I think that aging and skepticism seem to go hand in hand. After all, how can we really absorb all of life’s twists, turns, and lessons without developing a bit of a hard outer shell or skepticism? As single parents, we may be carrying around MORE than our fair share of skepticism and while a little bit can be healthy—too much can keep us from moving forward…
Skepticism: doubt, uncertainty, and disbelief. Perhaps we do not exactly expect BAD things to happen, but we are skeptical that good, lovely, wonderful and delightful things will. We may be skeptical that we will get that raise or promotion at work, that our ex will ever pay his or her fair share of child support or expenses, or that we will ever find love of the healthy lasting sort. While it can be healthy to be patient and reserved and not rush headlong into new endeavors, expecting them to go poorly is probably not helping.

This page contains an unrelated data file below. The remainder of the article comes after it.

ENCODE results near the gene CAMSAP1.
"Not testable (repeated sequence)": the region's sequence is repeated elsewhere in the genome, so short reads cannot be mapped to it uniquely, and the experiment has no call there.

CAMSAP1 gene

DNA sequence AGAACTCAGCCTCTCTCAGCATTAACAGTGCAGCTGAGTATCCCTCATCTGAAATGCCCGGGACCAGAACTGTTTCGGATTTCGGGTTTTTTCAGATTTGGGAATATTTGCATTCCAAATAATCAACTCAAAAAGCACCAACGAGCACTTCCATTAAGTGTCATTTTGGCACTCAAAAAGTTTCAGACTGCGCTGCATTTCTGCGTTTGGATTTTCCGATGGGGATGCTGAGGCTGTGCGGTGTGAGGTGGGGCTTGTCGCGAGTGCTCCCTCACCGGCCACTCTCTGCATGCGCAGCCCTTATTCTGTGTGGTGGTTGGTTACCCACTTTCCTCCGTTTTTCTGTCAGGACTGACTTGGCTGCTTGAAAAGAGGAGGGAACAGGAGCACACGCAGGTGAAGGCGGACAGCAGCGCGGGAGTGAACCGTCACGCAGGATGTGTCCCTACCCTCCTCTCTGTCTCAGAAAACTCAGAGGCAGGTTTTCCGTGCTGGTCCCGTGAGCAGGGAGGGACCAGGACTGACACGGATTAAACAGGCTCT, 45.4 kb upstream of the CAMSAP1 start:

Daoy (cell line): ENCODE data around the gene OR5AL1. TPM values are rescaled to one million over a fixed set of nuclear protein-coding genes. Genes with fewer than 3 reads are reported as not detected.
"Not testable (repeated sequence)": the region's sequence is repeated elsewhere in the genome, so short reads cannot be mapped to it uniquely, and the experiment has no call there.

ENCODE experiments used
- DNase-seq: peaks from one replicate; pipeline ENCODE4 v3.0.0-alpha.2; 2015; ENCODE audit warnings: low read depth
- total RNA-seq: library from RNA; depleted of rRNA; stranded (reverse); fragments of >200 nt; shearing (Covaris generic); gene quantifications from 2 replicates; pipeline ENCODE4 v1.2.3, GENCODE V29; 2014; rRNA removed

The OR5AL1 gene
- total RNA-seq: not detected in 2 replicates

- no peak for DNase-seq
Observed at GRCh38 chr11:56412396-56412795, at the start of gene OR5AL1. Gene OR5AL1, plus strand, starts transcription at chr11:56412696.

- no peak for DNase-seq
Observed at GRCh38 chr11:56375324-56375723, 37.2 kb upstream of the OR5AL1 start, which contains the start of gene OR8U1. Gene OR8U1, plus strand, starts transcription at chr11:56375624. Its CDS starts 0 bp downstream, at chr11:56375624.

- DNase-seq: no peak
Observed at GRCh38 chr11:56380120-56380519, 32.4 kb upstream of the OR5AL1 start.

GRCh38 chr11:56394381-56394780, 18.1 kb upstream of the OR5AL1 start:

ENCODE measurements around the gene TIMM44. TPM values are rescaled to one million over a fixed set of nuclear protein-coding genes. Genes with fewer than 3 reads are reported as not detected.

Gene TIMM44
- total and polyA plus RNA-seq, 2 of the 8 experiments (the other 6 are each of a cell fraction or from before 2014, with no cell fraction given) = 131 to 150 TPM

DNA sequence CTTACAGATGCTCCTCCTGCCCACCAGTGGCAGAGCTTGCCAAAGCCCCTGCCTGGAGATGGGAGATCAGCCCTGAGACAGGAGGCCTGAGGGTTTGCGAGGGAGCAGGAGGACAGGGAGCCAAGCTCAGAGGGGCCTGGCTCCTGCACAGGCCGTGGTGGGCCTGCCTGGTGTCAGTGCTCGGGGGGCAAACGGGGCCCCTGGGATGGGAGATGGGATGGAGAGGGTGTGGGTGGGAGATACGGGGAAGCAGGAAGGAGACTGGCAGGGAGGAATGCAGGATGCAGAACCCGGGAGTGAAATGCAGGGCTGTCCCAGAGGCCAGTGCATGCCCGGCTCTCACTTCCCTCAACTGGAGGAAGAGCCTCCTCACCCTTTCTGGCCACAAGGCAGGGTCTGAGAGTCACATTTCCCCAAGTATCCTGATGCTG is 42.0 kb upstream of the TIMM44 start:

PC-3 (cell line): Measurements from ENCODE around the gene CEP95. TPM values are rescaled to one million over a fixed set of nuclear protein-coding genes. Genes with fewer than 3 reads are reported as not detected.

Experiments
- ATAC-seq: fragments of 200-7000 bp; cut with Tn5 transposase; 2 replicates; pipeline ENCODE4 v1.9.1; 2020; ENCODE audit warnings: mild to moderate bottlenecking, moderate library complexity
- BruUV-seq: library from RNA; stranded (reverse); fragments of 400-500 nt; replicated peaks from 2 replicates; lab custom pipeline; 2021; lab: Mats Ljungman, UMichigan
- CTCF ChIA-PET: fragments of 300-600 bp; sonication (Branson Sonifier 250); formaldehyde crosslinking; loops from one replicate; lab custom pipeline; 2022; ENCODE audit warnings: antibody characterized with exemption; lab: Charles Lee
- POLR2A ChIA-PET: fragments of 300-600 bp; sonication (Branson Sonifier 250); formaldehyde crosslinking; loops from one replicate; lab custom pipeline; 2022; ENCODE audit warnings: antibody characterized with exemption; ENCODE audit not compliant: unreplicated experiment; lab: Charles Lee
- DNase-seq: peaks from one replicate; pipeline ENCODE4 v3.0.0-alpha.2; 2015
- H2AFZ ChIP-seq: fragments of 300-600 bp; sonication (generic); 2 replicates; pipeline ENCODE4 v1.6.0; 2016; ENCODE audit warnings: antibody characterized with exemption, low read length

I confess that I can be queen of the skeptics and I haven’t always been like this! By nature, there is a strong vein of optimism that moves through me, I think it has just been buried by an earthquake and/or avalanche or two over the past several decades. The fact that I expect things to be hard and that I wear my cynicism like a bright new coat probably keeps me from moving forward as quickly and gleefully as I could. As single parents, our tough, strong, crusty skepticism can both help and hurt us. I believe it all comes down to creating a good balance of trusted experience and optimism. After all, just because something has happened before does not mean it will happen again. We can learn from our mistakes, but then we have to let them go—hanging on to them and clinging will not necessarily prevent them from coming along again, but it might keep us from taking the chances or seeing when good things are coming our way.
Also: Coping with Skeptics